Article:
On July 30, 2023, Hadsell Stormer partner Morgan Ricketts notched another appellate victory for plaintiffs everywhere facing onerous and harassing discovery demands in Pollock v. Superior Court (Schuster). The case dealt with the interpretation of California Code of Civil Procedure section 2031.280, which became effective January 1, 2020. It requires civil litigants to identify, organize and label document productions with the specific request number to which the documents respond. Many attorneys in cases with small document productions still do not bother to demand labeling, since often the same documents are responsive to numerous the requests. Defense counsel in this case, however, insisted on compliance with the new statute. The problem was that the plaintiffs had already produced all of the documents in their possession that in any way related to the case. Because the production pre-dated the defendant’s document requests, plaintiffs would have had to re-produce every Bates labeled document, in a different order, to strictly comply with Section 2031.280.
The parties disagreed on what “compliance” required in this circumstance. Defense counsel argued that the responses themselves had to identify which Bates labels were responsive to each request. Hadsell Stormer took the opposite position, because the Code section governing responses to requests for documents (CCP § 2031.210) says nothing about such references. Section 2031.210 only requires that each consecutively numbered response contain a statement of compliance, a statement of inability to comply, or an objection. Therefore, instead of amending the responses, Ricketts provided a 46-page reference guide to the previously-made production, which identified all requests to which each document was responsive, and on which plaintiff’s behalf. The Court of Appeal agreed that this was good enough, and reversed the trial court’s discovery order in defendant’s favor.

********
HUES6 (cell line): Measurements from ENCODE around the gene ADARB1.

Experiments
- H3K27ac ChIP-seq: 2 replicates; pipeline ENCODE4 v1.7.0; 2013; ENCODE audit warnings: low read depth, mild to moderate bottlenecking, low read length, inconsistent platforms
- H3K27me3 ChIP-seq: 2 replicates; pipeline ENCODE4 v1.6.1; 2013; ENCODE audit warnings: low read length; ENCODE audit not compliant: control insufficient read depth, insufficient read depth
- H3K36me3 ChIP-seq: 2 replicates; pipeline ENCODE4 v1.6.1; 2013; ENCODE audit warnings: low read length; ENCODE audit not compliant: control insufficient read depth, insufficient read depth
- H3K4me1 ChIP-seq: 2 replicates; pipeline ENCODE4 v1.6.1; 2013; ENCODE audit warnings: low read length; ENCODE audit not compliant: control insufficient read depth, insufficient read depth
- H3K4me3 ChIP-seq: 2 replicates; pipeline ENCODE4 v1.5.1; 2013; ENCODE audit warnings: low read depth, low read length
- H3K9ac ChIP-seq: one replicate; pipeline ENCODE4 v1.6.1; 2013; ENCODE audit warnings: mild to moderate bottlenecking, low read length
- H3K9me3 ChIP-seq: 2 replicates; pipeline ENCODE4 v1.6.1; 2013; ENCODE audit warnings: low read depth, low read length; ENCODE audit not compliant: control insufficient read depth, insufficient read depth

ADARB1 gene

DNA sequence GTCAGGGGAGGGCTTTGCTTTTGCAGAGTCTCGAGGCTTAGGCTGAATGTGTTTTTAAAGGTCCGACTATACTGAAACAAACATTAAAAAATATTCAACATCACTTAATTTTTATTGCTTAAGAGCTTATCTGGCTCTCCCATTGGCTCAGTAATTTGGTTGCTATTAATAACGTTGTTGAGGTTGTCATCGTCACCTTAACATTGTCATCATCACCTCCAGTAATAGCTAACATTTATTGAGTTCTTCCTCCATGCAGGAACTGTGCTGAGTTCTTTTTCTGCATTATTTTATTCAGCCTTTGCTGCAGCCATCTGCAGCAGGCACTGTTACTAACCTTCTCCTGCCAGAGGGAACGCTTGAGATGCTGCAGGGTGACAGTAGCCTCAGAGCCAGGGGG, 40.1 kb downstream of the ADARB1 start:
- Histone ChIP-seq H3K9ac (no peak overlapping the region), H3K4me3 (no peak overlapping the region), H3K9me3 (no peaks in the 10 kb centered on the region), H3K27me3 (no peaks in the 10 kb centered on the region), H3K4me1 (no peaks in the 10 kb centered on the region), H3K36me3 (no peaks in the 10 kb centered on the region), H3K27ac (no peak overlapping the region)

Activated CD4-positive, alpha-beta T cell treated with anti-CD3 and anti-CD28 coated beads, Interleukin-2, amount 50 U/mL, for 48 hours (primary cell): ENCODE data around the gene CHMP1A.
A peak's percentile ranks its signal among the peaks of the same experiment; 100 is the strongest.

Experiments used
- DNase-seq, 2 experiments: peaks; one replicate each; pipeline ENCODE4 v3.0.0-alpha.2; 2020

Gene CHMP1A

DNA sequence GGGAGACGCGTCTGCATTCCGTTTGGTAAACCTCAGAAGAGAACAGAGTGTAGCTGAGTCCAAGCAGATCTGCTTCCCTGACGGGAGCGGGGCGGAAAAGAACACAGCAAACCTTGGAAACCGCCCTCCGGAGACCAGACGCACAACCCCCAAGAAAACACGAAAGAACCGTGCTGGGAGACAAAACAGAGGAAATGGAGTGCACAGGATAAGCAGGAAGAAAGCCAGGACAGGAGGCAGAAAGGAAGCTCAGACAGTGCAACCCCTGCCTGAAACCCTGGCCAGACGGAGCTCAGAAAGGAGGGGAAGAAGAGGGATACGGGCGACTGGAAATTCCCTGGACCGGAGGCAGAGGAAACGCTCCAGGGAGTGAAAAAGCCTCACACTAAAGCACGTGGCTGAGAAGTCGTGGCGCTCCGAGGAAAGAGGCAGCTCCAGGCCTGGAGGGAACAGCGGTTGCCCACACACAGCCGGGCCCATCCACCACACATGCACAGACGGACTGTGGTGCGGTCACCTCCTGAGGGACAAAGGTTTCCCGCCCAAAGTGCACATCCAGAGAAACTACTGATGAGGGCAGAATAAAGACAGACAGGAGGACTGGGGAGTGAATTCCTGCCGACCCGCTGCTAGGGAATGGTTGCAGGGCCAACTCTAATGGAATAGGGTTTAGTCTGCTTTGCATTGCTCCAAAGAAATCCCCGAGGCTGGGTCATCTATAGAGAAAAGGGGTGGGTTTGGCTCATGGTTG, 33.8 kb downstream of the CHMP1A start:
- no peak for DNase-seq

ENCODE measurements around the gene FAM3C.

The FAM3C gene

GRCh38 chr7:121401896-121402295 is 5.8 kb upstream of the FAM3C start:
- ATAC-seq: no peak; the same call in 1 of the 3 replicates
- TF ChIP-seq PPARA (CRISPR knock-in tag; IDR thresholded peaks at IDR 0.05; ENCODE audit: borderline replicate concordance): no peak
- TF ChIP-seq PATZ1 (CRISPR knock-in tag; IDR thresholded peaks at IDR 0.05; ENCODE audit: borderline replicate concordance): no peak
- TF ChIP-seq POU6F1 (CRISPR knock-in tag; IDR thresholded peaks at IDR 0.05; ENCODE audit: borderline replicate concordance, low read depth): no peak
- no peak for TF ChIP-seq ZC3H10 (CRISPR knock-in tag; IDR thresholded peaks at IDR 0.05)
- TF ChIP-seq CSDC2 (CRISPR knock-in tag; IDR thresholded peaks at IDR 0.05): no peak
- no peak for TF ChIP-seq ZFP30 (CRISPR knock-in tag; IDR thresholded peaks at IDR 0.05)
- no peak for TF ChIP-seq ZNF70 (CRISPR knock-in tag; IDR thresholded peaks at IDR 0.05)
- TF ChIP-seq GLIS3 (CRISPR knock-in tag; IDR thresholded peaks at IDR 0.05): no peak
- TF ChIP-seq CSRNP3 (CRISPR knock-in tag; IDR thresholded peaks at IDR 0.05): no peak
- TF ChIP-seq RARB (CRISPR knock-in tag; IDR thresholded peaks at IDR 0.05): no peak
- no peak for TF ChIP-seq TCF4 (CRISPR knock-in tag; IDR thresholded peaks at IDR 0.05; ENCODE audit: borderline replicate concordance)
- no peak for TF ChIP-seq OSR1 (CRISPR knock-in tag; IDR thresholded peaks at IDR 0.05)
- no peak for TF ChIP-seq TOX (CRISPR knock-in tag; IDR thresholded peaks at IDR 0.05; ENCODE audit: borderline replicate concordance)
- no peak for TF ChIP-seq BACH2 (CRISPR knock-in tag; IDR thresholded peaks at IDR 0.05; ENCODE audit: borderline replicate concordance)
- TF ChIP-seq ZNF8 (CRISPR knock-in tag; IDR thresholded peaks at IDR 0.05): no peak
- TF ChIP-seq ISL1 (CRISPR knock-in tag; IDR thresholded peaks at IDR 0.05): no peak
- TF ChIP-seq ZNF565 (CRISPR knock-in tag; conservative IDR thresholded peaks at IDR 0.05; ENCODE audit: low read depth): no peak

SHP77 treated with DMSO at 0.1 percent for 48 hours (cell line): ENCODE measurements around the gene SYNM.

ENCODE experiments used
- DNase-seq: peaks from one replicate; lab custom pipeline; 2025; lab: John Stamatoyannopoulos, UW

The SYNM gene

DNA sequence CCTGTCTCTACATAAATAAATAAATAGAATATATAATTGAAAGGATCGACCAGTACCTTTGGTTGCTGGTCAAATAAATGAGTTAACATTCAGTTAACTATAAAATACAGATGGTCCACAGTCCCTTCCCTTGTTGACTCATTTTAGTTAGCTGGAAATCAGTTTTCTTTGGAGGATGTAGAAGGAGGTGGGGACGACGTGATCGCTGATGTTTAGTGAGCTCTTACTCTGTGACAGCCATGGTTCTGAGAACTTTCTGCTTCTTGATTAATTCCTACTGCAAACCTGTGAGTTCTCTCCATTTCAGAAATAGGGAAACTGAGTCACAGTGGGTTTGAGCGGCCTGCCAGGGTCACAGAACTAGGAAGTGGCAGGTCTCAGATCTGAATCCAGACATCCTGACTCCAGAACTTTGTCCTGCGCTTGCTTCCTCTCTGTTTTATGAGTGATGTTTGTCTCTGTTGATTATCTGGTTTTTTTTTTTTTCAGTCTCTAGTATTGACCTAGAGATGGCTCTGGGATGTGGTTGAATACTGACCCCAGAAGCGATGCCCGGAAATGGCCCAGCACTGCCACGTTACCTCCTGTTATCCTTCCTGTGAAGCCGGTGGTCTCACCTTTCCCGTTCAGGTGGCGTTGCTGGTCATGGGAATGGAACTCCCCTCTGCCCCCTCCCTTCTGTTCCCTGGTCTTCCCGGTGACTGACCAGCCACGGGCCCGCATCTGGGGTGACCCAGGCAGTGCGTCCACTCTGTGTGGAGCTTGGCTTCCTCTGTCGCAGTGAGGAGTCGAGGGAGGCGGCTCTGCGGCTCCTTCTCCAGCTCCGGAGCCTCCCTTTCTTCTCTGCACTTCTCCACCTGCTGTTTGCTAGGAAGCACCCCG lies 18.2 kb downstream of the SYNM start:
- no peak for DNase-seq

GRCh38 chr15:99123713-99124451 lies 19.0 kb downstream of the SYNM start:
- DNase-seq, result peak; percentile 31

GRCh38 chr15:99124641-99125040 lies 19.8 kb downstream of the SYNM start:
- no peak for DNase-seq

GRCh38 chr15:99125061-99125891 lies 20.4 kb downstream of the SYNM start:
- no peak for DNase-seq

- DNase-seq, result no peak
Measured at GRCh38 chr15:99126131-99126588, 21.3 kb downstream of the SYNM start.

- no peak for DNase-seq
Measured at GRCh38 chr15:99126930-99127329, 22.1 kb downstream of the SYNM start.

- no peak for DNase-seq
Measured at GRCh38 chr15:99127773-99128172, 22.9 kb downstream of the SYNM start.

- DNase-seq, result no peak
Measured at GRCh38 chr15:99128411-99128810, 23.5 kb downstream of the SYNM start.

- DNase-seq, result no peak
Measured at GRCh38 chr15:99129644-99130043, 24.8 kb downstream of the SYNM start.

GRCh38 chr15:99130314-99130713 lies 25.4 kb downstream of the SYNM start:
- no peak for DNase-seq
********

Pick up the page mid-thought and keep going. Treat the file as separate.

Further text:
This ruling is a much-needed boon to attorneys who find themselves opposite a large number of separately represented parties, in particular – as Hadsell Stormer frequently does, in our complex and heavily litigated cases involving numerous defendants. Successive requests for production from even one party can quickly spiral out of control if the responding party must re-organize and re-produce all the documents that have already been produced in order to comply with Section 2031.280. This opinion makes clear that reasonable efforts to provide the statutorily required information are sufficient.